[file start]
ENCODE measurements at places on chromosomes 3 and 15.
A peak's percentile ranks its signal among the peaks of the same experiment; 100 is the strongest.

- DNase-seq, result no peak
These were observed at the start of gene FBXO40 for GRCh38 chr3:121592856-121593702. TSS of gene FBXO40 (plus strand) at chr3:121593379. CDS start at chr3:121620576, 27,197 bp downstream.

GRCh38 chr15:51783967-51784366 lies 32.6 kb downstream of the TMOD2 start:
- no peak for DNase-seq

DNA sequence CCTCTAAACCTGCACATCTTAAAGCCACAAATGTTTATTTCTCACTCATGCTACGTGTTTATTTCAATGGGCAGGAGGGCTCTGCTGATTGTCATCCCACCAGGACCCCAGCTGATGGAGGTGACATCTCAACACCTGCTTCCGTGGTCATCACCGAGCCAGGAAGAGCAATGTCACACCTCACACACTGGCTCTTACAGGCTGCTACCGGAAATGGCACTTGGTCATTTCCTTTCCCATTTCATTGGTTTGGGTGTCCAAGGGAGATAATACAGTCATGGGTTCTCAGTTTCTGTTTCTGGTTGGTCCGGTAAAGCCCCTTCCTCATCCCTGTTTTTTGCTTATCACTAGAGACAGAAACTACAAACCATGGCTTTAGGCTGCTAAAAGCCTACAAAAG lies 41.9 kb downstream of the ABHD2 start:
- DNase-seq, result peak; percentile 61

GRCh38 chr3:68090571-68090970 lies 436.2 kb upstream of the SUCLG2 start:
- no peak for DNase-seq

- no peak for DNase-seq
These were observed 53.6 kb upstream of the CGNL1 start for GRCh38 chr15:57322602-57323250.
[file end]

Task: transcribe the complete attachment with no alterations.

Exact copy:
ENCODE measurements at places on chromosomes 3 and 15.
A peak's percentile ranks its signal among the peaks of the same experiment; 100 is the strongest.

- DNase-seq, result no peak
These were observed at the start of gene FBXO40 for GRCh38 chr3:121592856-121593702. TSS of gene FBXO40 (plus strand) at chr3:121593379. CDS start at chr3:121620576, 27,197 bp downstream.

GRCh38 chr15:51783967-51784366 lies 32.6 kb downstream of the TMOD2 start:
- no peak for DNase-seq

DNA sequence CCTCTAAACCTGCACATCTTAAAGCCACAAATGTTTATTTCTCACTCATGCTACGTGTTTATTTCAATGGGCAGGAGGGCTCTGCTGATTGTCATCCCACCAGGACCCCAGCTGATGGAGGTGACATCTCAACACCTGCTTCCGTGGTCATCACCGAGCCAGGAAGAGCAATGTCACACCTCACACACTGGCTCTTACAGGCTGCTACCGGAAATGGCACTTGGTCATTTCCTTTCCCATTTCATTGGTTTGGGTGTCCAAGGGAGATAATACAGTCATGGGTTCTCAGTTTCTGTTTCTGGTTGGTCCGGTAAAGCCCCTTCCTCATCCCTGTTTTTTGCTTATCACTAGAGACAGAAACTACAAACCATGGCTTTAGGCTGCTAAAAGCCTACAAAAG lies 41.9 kb downstream of the ABHD2 start:
- DNase-seq, result peak; percentile 61

GRCh38 chr3:68090571-68090970 lies 436.2 kb upstream of the SUCLG2 start:
- no peak for DNase-seq

- no peak for DNase-seq
These were observed 53.6 kb upstream of the CGNL1 start for GRCh38 chr15:57322602-57323250.